Having made a name for himself in the early sixties as a small-screen documentarian, British director Ken Russell achieved a new degree of success—and notoriety—with his third feature film, the sensual and boldly stylized Women in Love (1969). An envelope-pushing adaptation of a landmark D. H. Lawrence novel, set in the modernizing world of 1920s England, the movie revolves around two independent-minded sisters (Glenda Jackson and Jennie Linden) and the men they fall for (Oliver Reed and Alan Bates)—close friends who turn out to share an erotic bond of their own.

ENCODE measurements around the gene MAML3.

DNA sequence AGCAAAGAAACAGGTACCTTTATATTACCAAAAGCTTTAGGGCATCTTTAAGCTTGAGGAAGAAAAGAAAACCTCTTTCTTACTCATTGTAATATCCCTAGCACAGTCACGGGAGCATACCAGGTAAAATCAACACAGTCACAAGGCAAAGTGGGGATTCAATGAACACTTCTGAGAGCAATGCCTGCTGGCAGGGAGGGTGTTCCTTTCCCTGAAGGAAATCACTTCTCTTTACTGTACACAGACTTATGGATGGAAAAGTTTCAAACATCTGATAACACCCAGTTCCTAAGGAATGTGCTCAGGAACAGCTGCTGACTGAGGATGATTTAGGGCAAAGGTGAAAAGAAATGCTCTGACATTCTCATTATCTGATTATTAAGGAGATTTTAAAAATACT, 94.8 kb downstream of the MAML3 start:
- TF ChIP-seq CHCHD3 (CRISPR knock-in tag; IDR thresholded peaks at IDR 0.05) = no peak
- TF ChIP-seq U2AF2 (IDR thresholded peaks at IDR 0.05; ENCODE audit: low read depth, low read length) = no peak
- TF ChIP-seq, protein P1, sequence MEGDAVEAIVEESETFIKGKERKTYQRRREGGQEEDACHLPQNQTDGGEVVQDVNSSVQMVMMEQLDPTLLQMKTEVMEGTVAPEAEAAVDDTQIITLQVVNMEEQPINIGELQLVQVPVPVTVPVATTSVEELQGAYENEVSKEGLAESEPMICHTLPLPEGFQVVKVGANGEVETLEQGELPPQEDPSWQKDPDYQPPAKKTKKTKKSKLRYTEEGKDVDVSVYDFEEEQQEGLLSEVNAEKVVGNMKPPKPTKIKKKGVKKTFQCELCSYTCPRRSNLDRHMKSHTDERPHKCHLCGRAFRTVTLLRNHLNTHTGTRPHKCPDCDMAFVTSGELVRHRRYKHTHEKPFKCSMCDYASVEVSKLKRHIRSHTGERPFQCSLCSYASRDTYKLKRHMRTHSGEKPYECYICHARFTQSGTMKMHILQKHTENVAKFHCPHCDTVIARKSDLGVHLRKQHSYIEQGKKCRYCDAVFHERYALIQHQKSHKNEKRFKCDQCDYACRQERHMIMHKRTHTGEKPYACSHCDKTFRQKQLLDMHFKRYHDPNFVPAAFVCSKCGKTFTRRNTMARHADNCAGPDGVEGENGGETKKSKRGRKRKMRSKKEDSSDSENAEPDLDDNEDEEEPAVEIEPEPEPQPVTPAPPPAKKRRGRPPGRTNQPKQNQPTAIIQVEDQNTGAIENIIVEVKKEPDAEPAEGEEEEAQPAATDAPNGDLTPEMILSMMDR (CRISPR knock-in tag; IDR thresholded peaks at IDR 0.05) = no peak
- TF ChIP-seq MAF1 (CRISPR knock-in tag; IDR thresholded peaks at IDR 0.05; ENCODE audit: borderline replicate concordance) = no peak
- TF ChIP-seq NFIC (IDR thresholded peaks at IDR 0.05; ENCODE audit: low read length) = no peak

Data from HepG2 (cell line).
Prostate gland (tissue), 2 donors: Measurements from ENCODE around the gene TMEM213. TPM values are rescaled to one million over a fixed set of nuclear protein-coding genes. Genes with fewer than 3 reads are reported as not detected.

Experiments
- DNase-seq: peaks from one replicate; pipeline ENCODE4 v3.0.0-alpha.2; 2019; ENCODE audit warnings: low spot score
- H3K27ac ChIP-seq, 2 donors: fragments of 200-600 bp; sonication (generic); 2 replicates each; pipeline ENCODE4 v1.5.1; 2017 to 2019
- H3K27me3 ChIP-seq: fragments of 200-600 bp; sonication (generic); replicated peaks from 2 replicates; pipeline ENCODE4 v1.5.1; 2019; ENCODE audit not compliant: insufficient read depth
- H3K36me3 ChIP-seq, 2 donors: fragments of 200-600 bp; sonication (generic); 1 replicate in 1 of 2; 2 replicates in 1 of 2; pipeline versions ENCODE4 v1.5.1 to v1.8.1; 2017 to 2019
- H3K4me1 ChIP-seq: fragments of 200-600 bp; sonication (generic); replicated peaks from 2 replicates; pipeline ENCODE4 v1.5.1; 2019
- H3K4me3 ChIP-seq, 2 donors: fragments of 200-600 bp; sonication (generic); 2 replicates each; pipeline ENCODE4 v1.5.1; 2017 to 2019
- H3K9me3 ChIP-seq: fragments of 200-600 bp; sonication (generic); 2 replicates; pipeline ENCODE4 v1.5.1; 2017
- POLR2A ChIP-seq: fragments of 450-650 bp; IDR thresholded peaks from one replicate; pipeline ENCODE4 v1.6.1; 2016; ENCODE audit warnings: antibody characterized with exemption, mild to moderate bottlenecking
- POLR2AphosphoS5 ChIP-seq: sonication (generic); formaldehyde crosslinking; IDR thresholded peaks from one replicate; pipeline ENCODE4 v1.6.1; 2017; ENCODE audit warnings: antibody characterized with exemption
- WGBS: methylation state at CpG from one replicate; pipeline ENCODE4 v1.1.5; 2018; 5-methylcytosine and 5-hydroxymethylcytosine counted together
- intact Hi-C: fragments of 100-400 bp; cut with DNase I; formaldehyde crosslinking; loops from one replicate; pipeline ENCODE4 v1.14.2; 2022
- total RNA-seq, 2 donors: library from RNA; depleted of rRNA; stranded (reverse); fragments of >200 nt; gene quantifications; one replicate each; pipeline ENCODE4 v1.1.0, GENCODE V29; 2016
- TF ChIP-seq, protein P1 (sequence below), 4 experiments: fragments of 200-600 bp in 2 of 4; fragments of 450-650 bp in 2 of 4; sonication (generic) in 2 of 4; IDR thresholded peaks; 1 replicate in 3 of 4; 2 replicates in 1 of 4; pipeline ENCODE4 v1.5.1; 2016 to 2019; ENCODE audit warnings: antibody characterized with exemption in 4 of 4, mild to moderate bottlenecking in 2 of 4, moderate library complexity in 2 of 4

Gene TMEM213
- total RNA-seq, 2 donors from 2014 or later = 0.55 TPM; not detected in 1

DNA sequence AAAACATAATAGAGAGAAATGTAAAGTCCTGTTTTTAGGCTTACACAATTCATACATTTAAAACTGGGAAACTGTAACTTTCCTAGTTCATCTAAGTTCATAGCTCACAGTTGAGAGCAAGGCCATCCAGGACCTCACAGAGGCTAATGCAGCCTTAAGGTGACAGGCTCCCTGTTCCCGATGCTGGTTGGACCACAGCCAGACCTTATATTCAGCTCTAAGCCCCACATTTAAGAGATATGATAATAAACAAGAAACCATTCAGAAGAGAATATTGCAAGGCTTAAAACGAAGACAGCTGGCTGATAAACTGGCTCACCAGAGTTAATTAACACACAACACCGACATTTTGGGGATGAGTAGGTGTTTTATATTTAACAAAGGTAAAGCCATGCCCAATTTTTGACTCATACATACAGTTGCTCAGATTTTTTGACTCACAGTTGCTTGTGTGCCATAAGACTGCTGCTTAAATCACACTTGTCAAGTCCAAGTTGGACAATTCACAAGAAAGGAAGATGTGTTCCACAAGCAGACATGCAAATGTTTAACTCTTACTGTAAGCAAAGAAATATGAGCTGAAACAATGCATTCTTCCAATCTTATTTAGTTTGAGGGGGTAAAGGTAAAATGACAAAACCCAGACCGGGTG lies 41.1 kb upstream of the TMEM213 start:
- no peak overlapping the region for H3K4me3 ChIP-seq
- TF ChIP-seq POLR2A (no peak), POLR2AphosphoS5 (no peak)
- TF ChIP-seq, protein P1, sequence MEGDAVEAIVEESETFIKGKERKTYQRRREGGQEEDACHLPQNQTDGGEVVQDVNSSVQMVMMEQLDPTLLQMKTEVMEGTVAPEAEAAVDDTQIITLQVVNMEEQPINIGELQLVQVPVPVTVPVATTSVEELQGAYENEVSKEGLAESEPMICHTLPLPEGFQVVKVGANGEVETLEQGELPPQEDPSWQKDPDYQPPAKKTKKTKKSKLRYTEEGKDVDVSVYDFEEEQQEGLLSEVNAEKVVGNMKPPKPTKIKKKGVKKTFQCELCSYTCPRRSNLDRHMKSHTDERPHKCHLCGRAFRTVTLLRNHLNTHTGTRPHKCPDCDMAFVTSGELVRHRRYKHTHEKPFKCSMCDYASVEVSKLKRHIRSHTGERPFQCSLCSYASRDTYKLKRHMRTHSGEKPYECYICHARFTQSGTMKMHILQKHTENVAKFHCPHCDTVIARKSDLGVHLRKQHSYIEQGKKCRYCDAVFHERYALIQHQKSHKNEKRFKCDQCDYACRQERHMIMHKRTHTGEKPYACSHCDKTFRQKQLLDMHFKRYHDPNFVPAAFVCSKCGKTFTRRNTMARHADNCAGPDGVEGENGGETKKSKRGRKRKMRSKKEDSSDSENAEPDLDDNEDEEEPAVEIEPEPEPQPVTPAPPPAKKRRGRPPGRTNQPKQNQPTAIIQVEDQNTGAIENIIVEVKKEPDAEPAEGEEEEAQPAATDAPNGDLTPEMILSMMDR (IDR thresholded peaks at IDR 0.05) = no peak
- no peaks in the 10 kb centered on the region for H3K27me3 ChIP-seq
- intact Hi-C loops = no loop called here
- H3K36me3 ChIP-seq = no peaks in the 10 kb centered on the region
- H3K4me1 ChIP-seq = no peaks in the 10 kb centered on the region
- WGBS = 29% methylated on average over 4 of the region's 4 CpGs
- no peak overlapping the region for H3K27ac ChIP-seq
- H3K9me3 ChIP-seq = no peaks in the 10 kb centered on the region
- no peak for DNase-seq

Despite the controversy generated by its unbridled sexuality, Women in Love earned considerable acclaim: Jackson went on to take home the best actress Oscar for her brilliantly extravagant performance, and the film received three other nominations, including one for Billy Williams’s lush and earthy photography. Our bounteous edition of Women in Love, out this week, includes a new interview with the now-eighty-eight-year-old Williams about his experience working on the film nearly half a century ago. In the excerpt above, the acclaimed cinematographer recalls the expressive freedom he felt during production—Williams found Russell “always willing to push things a bit further”—as well as his then-unusual use of color filters in translating the emotional textures of the script to the screen.